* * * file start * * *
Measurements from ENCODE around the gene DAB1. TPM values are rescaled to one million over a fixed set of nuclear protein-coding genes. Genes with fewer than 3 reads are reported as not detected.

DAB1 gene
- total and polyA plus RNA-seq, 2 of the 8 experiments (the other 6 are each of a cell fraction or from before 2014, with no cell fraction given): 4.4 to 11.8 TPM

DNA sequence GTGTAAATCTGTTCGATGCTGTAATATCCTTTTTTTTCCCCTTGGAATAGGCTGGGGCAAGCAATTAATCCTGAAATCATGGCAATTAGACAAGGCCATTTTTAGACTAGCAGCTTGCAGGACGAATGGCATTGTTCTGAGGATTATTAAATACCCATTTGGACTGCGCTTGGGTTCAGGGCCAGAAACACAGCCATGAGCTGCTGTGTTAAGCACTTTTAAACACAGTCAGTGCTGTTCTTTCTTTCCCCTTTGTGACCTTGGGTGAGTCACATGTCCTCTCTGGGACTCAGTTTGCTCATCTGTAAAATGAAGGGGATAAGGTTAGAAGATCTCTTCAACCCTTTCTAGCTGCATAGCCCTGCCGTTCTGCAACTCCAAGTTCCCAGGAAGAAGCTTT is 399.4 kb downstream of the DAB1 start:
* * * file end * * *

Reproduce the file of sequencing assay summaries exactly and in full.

Measurements from ENCODE around the gene DAB1. TPM values are rescaled to one million over a fixed set of nuclear protein-coding genes. Genes with fewer than 3 reads are reported as not detected.

DAB1 gene
- total and polyA plus RNA-seq, 2 of the 8 experiments (the other 6 are each of a cell fraction or from before 2014, with no cell fraction given): 4.4 to 11.8 TPM

DNA sequence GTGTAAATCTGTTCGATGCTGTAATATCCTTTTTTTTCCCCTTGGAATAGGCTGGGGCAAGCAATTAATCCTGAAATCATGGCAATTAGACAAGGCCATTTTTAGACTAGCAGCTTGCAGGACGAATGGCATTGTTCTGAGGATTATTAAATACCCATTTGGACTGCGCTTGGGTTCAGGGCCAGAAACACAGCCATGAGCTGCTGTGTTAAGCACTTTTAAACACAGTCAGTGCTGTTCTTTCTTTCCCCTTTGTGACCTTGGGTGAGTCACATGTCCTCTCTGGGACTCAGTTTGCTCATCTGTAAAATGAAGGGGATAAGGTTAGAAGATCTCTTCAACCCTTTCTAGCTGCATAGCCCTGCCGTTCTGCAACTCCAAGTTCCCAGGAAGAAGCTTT is 399.4 kb downstream of the DAB1 start: